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Pro-Saving Initiatives: Convert Sick & Vacation Days to 401(k), Auto-enroll Retirement Plans

To say that I was surprised to hear about the recent pro-saving initiatives announced by President Obama today would be an understatement. In the last year, the government has been taking steps to stimulate the economy. To stimulate the economy, you need people to spend money. One of the slickest ways to do that is to reduce the incentive to save, or reduce interest rates. When the Federal Reserve lowered the target interest rate to essentially 0%, banks followed in lowering their interest rates too. Once lofty 5% and 6% APY interest rates are now under 2% across the board. The government didn’t want you to save, they wanted you to spend and put money back into the economy.

When I read this CNN story [3] about some pro-saving initiatives, I was surprised because it’s anti-stimulus. It’s responsible personal finance but the economy is about businesses, not about individuals. So what were some things being announced?

Retirement plan auto enrollment for small and medium-sized employers was the headline pro-saving initiative. Auto-enrollment is currently available for large companies able to go through the administrative process, it’s more difficult for smaller companies to parcel out time to implement it. When you consider the average retirement savings by age [4] is incredibly low (as evidenced by the comments), this is a great step towards fixing that problem.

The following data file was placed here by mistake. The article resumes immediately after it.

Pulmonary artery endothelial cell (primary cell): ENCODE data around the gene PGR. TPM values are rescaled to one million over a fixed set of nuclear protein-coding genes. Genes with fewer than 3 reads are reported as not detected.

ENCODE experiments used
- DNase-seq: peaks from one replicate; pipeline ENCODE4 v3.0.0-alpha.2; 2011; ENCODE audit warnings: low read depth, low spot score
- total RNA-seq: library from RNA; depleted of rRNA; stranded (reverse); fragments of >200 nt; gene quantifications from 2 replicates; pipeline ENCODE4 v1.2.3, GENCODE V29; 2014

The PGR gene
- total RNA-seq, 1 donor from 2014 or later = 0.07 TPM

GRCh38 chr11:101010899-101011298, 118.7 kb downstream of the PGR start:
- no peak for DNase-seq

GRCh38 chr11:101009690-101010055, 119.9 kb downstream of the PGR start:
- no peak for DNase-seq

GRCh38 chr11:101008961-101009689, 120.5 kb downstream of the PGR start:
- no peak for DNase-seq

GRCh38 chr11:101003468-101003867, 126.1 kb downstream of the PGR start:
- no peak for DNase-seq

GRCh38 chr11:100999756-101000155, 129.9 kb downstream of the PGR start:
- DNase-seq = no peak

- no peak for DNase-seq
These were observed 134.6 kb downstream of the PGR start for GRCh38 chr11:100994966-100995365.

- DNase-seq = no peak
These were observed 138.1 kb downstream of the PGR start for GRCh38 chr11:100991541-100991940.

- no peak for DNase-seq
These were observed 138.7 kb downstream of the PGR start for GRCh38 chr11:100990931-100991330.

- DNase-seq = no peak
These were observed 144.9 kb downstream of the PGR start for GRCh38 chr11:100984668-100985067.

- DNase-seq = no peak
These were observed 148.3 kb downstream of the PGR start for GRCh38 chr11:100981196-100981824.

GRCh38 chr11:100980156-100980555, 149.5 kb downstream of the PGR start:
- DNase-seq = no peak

Receive your income tax refund as U.S. savings bonds. I don’t understand why anyone would do this.

Convert sick days and vacation time to 401(k) contributions. I like this idea. While you might argue that Americans work too much (there was some statistic a few years back saying Americans work the most out of any developed country), I think this is a great option to have. As much as we may not like it, we’re usually only able to take vacations when our work says we can take vacation. The struggle usually happens at the end of the year when you’re trying to finish a project and you have vacation days you can’t roll over into the next year. The option of pushing it into a 401(k) contribution would be fantastic.

I would love to see the equivalent of UK’s cash Individual Savings Accounts [5]. In an ISA, you can save up to £3,600 tax free each year into a cash account. It’s a bit like an IRA except, with certain exceptions, there’s no penalty for withdrawals. If you don’t want something as complicated as that, then I’d like to see the IRS tax deposit account interest at the dividend rate instead of at your marginal income tax rate [6].

Regardless of what happens, I’m glad we’re going in this direction again.